I could go on, but hopefully you have gotten the point. This was theater. Everyone involved got to play a part. They played their parts well. Indeed, my suspicion is that Steve Jobs would have been proud of the Apple performance.  Plus, by all means check out Apple’s formal prepared testimony for a great history of the company and why we all should be so proud of them.  

Some things we did not know

This is not to say there were not some interesting tidbits that came out of the testimony. Included on my list were:

  • The size of the Apple stash overseas is estimated at $100B.
  • The revelation during questioning by Senator Levin that Apple does pay U.S. taxes on its profits from operations in Latin America, Mexico and Canada led to the Senator to say that this is why the use of Ireland as a tax haven is so outlandish in his view.  
  • As the Silverstein article chronicled, the issue that Apple pays taxes on profits earned in other parts of the world led to a direct question to Cook as to whether the Irish profits should be repatriated. This is where the unscripted drama came out when Cook said he had no plans at this time to do so. 
  • Apple and Samsung on an averaged basis for their global operations pay almost the same overall tax rate of roughly 14 percent.
  • Apple plans to actually manufacture products in the U.S.

It is complicated

What the hearings did highlight is the convoluted nature of U.S. tax laws, the ability for large companies to use their resources to do employ legal “tax planning” strategies that others cannot, and the need not just for U.S. tax reform but international cooperation to level the playing field. In fact, as reported by Reuters, as a result of the hearings, Ireland is already feeling the heat from various quarters about its lenient rules from European neighbors who are none too fond of the country being a place for multinationals to avoid paying their countries’ taxes. The UK and France in particular are not pleased, and it will be interesting to see if Ireland’s economy get hurt as part of the collateral damage that is possible now that the U.S. in equally miffed.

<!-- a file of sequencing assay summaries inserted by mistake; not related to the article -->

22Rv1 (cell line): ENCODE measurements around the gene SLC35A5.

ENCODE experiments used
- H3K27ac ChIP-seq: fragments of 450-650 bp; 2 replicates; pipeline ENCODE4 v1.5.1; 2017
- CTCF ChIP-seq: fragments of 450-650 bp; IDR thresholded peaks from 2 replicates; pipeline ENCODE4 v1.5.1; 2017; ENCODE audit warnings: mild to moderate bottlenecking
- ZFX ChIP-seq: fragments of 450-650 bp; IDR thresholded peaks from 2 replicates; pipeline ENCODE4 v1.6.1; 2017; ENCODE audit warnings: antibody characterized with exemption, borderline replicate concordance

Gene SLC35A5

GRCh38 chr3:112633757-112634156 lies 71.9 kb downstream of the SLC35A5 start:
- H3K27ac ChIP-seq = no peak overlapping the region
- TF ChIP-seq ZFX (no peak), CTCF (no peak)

Figuring out how to balance the needs of U.S.-based multinationals as they compete globally, getting them to invest domestically and getting interested parties to agree on the best path forward is a minefield of enormous proportions. As Senator Rob Portman (R. Ohio) pointed out, the tax laws on this subject have not been visited for decades and now is the time for reform. That was a fact and not a blast to the cheap seats that everyone agreed on. It is complicated.

Theater of the absurd?

 Did the hearings change anything? Given everything else going on in Washington, D.C. these days the prospects for tax reform remain problematic to say the least. The disingenuity of all involved was palpable. 

Apple wisely took advantage of loopholes to avoid paying taxes on a whole lot of profits and cannot sugarcoat it based on historical practices. In addition, while politicians rail against U.S. corporate taxes being the highest in the world, reality, as the Apple and Samsung comparison shows, is that no big corporation pays the 39.5 percent U.S. rate. Indeed, there a plenty of examples of major U.S. companies who pay nothing. On the congressional side of the slate, Senators saying shame on these companies when they write the tax laws would be the subject of a comedy and not a drama if this were not such a serious matter.

What the hearings left me with was a really serious case of envy. I wish there were more loopholes in the U.S. tax laws that would allow me to reduce what I owe. Senator Portman got that right.

Since we are not likely to get more theatrics on the subject of tax avoidance, we are going to have to look elsewhere for reality TV policy shows. In that respect, immigration reform should be even more entertaining than Apple’s turn on the hot seat. I can’t wait to see how that is scripted.

Edited by Rich Steeves